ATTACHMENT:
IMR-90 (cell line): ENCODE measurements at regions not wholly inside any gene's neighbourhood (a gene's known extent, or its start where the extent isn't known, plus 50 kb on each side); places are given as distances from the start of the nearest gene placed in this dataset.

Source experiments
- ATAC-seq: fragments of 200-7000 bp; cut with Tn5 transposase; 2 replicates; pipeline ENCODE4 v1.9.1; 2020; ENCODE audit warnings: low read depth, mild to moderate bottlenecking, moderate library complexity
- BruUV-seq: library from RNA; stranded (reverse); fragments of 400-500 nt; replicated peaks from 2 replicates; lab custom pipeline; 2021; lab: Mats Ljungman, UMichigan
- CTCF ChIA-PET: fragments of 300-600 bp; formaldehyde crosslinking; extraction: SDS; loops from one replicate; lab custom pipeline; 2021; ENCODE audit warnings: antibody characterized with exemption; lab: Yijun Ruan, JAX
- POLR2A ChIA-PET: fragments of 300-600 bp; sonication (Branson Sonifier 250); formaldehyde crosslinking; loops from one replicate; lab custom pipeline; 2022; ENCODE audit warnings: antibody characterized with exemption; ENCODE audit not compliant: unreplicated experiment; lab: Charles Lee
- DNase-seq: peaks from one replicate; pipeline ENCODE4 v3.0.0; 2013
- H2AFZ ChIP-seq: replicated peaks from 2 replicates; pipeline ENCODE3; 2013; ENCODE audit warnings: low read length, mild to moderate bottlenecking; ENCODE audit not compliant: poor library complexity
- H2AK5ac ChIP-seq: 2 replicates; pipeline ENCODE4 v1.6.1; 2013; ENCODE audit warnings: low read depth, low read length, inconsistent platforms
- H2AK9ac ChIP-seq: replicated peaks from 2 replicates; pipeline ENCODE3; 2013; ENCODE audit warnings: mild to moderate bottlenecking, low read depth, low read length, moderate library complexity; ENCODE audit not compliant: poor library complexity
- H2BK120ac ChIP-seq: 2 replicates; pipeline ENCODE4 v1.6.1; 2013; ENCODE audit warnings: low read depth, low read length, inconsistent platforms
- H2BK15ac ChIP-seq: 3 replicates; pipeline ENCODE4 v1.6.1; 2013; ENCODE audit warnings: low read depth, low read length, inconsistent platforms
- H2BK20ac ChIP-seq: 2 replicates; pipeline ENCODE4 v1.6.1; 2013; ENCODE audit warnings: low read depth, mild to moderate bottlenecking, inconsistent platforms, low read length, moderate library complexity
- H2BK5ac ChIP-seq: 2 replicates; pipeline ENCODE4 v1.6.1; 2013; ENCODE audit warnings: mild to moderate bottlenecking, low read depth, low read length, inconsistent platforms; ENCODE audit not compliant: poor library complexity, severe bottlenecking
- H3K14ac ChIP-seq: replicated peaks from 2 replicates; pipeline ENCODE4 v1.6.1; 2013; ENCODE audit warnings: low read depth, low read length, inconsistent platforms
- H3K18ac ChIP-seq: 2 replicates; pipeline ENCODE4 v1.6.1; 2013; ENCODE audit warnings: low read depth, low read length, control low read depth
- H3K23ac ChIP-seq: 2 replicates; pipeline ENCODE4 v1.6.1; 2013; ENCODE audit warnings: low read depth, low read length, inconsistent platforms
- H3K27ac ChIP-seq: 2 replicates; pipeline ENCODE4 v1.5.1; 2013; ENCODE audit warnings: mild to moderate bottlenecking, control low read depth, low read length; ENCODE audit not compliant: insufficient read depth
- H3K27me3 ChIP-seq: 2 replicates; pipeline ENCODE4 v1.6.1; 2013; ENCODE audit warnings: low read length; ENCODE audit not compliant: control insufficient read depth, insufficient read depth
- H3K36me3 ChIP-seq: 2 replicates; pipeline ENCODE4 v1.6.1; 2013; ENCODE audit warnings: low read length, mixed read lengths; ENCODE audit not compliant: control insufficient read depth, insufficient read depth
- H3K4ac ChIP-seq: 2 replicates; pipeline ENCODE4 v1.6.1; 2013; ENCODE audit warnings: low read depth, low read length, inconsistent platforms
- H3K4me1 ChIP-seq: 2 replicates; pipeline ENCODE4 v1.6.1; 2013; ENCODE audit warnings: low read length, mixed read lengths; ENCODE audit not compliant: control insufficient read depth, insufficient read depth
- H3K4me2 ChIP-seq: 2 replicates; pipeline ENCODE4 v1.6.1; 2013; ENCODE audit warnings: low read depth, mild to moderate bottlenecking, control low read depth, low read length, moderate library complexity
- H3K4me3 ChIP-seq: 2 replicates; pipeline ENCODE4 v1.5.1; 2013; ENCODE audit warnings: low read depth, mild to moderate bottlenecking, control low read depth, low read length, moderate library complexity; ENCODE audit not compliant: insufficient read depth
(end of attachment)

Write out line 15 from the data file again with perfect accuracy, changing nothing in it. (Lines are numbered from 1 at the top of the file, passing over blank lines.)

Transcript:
- H3K14ac ChIP-seq: replicated peaks from 2 replicates; pipeline ENCODE4 v1.6.1; 2013; ENCODE audit warnings: low read depth, low read length, inconsistent platforms